Work after COVID-19: A New Office Normal

Six months into a global pandemic, much is still unknown about COVID-19 and the novel coronavirus that causes it. There is a clear, scientifically demonstrated link between regular, frequent hand washing, mask-wearing and lower rates of infection, yet many schools will stay closed this fall, some businesses will remain shuttered (or their hours will remain shortened), and life, in general, seems to show few signs of returning to pre-virus normalcy.

Millions of Americans who are able to perform their jobs from home are still doing so, and they will likely continue to work remotely for the foreseeable future. But there is a worker-led push afoot to get people back into offices. In all likelihood, a return is coming, though when that will happen is anybody’s guess. One thing is for certain, though. The offices to which people go each weekday morning won’t be exactly the ones they left behind in March.

To reopen, contemporary organizations will need to undergo some very fundamental alterations. In the following sections, we detail the top five changes coming soon to companies everywhere. 

More remote work. A lot more.

Lots of folks are eager to get back to their routines of morning Starbucks stop and high-rise office buildings, but many are just as eager to stay away and continue working just the same. Whatever your preference, the future of knowledge work is going to include a significant amount of remote work, a good deal more than we saw prior to the outbreak of COVID-19. 

That needn’t mean staying at home, though. Instead, consider a flexible coworking space. At Metro Offices, we have nine spots from which to choose in and around the nation’s capital, and all are either within a quick walk’s distance of a Metro or bus station. Metro Offices has been taking social distancing and sanitization to heart since day one (read about our enhanced health-safety measures here). We have amenities on amenities. And membership with us saves a bundle over traditional office leases.

Distancing measures

Many offices that have reopened have wisely moved desks and chairs farther apart, in order to adhere to CDC-suggested social-distancing guidelines. You’re likely to see signage showing the 6-foot mark between seats and on floors in front of common areas. Plexiglass barriers are being erected not only in front of reception desks and areas, but also between seats in common work areas and cubicles.

A focus on hygiene and disease prevention

Offices and other businesses have also been boosting their focus on hygiene. Many that already offered hand-sanitizing gels or foams have installed more such stations, and others that did not previously offer the stations have started to do so, with dispensers placed throughout floors and buildings.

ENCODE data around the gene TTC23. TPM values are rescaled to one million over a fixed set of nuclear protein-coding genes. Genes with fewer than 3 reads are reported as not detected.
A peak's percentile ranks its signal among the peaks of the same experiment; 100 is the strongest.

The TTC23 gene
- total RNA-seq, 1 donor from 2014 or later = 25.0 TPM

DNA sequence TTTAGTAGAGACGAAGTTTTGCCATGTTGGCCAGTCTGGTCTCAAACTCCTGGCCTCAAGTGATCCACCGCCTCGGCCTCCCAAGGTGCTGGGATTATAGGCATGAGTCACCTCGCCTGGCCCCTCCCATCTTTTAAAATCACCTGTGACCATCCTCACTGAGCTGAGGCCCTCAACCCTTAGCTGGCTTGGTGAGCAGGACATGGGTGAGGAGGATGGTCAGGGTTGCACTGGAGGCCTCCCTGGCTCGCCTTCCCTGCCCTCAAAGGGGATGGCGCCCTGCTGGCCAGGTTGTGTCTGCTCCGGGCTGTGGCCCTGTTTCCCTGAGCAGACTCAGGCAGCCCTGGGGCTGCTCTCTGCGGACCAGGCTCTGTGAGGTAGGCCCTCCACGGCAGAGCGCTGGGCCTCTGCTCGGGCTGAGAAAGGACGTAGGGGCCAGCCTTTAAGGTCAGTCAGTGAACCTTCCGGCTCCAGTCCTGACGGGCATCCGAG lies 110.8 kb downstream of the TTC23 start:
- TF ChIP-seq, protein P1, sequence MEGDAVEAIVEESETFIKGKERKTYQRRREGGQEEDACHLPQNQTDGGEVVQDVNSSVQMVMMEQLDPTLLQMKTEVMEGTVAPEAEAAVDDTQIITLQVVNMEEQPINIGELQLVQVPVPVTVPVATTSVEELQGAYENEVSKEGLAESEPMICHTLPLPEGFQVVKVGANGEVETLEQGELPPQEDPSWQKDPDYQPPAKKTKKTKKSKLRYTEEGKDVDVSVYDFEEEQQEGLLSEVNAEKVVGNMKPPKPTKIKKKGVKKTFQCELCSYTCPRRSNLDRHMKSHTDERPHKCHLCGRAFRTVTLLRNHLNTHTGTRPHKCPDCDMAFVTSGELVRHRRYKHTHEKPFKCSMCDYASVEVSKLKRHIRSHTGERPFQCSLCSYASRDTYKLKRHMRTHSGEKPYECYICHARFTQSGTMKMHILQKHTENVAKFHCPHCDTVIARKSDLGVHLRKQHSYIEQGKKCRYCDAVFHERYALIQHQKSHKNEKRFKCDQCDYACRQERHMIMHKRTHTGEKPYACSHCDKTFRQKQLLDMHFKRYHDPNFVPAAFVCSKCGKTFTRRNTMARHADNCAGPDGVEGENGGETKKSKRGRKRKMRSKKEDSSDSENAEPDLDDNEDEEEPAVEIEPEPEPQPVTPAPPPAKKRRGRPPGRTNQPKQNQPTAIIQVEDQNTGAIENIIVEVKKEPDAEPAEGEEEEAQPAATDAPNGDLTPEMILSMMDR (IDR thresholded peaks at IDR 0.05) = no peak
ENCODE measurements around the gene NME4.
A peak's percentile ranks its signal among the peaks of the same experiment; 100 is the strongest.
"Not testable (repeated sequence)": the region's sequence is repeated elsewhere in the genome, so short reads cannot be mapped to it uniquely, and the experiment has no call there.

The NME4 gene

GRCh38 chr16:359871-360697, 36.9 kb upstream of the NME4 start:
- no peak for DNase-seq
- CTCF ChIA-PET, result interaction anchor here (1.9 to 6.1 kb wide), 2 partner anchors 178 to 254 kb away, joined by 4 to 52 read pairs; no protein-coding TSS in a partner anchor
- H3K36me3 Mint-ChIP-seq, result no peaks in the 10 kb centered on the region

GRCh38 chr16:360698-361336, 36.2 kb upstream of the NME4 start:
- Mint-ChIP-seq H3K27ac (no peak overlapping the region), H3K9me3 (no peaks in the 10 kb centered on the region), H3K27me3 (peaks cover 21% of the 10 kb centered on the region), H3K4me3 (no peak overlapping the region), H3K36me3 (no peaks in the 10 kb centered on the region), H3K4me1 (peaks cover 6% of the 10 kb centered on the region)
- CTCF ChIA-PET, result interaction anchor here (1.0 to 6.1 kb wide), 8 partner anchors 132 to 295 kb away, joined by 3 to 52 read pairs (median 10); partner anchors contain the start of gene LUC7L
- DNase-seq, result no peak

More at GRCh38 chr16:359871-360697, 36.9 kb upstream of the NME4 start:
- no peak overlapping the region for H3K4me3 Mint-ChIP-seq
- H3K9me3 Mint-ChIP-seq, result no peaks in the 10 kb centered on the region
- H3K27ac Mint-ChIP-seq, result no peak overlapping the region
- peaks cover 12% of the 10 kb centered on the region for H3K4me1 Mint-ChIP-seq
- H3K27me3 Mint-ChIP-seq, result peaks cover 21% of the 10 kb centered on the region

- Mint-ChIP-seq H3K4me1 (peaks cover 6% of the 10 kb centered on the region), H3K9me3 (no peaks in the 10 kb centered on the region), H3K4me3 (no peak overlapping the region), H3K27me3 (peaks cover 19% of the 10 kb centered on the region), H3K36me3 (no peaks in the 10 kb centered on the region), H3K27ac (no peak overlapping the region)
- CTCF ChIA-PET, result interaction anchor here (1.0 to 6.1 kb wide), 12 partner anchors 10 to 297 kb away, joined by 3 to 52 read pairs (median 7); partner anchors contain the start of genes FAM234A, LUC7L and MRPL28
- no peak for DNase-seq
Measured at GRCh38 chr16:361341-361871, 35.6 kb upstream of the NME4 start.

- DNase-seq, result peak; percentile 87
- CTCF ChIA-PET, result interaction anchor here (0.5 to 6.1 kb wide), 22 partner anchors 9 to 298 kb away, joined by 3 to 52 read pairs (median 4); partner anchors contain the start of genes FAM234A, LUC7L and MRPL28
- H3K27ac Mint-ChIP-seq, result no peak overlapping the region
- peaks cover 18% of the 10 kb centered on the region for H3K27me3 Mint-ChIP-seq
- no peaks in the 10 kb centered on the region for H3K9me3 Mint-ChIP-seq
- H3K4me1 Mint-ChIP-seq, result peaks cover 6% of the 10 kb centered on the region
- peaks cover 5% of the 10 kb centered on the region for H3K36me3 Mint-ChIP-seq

Expect, too, to see ‘touchless’ door-opening devices, such as foot-operated handles. 

On the more costly side, some office buildings are installing “self-cleaning” and antimicrobial films on frequently touched common surfaces such as elevator buttons. 

Rotating ‘office days’

Just as some school districts have been considering a rotating schedule to allow different groups of students through the doors on different school days, some companies have begun offering their employees a rotating in-office work schedule. “A staggered workforce may become standard, with smaller groups coming in on alternate days and shifts that avoid transport rush-hour peaks,” Jessica Mudditt writes in a recent BBC Worklife piece

New office designs

The above changes are all relatively inexpensive and quick to install, but the coronavirus will fundamentally alter the way offices of the future are designed and built. ‘Sneezeguards’ will be built in rather than retro-fitted and building materials will tend toward the less-porous, such as laminate and stone. We will probably re-welcome the cubicle.

Finally, in the good news department, we will likely be bidding adieu to the widely despised “open” office plan. 

Why drop a bundle on a traditional office lease? Go flexible (and social-distance compliant) with Metro Offices. Click here to compare what it costs to run your own office with simply letting us do the work for you. 

You might also be interested in these articles:

Engage Your Remote Employees with Mobile Apps

5 Dos and Don’ts in a Shared Office Space

From Coffee Shop to Coworking Space: An Entrepreneur’s Journey

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